• The demands on your time (and meeting requests) have never been higher. Are you setting up the right priority management wisely for the short and long term?
  • Dozens, or maybe even hundreds, of people are looking up to you. Are you setting a good example?

It can certainly feel daunting. The can-do, take-on-any-project attitude that may have made you a great individual contributor is impossible at this level. You have to be careful with your time, and deliberate in your approaches.

Skip level meetings improve your communication architecture

Throughout all these challenges, information needs to be flowing up and down your organization. It's why Ben Horowitz wrote about how critical this is all the way up to executives, and especially the CEO:

Ben Horowitz's quote about communication architecture

How you and the leaders reporting to you communicate with your teams is essential to everyone's success.

And as readers of the Lighthouse blog know well, one on one meetings are a key part of this; Horowitz continues from the above excerpt from his book, The Hard Thing About Hard Things:

Ben Horowitz about one on one skip level meetings

Skip level one on ones go beyond meeting with your managers and give you a way of improving the communication architecture of your entire team by meeting with their direct reports.

Part I: Are skip level meetings a good fit for you?

A wise man once said, "If you want to know what's important to someone, look at what they choose to spend time on."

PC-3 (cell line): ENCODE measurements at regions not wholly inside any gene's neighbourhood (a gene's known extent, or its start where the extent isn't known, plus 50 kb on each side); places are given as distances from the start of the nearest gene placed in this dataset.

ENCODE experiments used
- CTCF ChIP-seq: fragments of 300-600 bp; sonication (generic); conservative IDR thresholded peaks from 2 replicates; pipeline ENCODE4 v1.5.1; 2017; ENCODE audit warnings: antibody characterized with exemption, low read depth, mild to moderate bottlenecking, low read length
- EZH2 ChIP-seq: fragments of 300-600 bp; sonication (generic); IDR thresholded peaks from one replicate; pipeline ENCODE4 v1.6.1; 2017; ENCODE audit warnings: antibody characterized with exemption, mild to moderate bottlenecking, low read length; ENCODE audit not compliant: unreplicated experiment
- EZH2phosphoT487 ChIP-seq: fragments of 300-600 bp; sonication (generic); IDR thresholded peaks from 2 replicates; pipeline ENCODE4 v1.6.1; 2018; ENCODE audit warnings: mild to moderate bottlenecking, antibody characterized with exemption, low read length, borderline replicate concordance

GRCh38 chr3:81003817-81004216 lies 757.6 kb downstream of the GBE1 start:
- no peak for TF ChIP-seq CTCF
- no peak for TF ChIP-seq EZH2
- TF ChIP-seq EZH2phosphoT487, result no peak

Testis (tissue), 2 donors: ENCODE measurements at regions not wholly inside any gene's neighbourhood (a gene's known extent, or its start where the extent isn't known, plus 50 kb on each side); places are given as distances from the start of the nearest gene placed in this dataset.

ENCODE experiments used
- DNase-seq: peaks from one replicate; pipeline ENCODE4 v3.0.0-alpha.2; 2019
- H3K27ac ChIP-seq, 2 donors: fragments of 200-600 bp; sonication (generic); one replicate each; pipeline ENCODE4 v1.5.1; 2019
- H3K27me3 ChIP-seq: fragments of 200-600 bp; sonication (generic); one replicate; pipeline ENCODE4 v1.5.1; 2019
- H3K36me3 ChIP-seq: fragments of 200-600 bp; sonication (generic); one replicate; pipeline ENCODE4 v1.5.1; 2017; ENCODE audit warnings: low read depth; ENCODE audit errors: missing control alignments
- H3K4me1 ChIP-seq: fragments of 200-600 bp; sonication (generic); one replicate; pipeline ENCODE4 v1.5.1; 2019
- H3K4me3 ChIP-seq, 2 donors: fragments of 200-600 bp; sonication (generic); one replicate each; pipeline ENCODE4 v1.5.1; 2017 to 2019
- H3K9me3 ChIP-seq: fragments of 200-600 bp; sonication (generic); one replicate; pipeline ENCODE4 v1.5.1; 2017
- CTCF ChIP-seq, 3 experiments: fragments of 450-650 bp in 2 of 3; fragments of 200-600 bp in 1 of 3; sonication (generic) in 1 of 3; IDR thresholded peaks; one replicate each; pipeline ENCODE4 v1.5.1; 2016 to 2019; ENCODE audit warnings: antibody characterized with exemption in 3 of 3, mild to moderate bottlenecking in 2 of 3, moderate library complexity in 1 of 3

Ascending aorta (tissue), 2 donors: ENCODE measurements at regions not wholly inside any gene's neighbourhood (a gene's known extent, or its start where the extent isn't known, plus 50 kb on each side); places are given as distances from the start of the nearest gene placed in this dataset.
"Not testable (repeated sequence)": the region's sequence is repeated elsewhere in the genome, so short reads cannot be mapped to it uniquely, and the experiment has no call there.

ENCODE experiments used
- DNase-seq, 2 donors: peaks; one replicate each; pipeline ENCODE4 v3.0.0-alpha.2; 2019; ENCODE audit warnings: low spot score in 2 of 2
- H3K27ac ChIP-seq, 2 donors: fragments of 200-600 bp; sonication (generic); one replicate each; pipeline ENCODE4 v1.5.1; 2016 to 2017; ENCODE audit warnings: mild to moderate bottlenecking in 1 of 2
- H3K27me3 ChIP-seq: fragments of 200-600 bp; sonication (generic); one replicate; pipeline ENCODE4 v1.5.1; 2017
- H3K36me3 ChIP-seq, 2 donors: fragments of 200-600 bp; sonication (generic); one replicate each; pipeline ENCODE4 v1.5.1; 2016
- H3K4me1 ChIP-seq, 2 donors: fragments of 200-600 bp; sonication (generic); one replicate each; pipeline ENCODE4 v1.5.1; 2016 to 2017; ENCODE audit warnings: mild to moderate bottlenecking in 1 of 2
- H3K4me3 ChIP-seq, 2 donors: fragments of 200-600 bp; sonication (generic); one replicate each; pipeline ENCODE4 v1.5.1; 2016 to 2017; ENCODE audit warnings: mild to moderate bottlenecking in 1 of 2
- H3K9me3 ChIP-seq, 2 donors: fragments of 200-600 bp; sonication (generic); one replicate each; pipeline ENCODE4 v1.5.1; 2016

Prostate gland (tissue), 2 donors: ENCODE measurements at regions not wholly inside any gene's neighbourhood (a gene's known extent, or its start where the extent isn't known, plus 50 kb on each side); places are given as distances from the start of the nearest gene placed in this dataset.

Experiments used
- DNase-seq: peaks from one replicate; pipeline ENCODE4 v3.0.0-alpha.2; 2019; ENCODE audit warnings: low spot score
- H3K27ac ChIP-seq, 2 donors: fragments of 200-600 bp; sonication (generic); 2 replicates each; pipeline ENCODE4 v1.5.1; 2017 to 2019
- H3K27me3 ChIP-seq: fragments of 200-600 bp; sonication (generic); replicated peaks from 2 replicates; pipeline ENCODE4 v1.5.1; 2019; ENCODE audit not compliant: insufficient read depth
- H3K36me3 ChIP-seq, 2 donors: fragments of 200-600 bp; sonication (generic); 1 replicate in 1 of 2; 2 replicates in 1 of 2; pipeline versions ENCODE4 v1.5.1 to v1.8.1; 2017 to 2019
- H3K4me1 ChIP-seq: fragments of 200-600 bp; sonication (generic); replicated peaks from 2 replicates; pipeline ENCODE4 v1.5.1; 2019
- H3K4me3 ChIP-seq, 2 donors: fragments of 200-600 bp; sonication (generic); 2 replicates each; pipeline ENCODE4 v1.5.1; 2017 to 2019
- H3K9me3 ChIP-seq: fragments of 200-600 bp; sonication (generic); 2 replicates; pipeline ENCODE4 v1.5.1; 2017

How do you spend your time as a leader?

Skip level meetings are all about improving communication and the flow of information. If you find yourself trying to accomplish any of the following, then you will get a lot of value out of skip level 1 on 1 meetings:

  • Find out how your managers are really doing beyond what they tell you.
  • Get feedback and insights to help your managers, and their teams, improve.
  • Get a pulse on what's happening on the front lines you're layers removed from.
  • Build trust with those lower in your organization so they stay engaged and contributing.
  • Learn where there is dysfunction, insufficient communication, or confusion within parts of your organization.
  • Personally demonstrate you value everyone in your organization in a scalable way.

With just a few hours of your time each week, you can get insights from people you rarely get to interact with otherwise.

Greater than the sum of its parts.

Even better, when you consider the sum of everything you hear, patterns will emerge that help you understand more of what's happening across teams and your organization as a whole.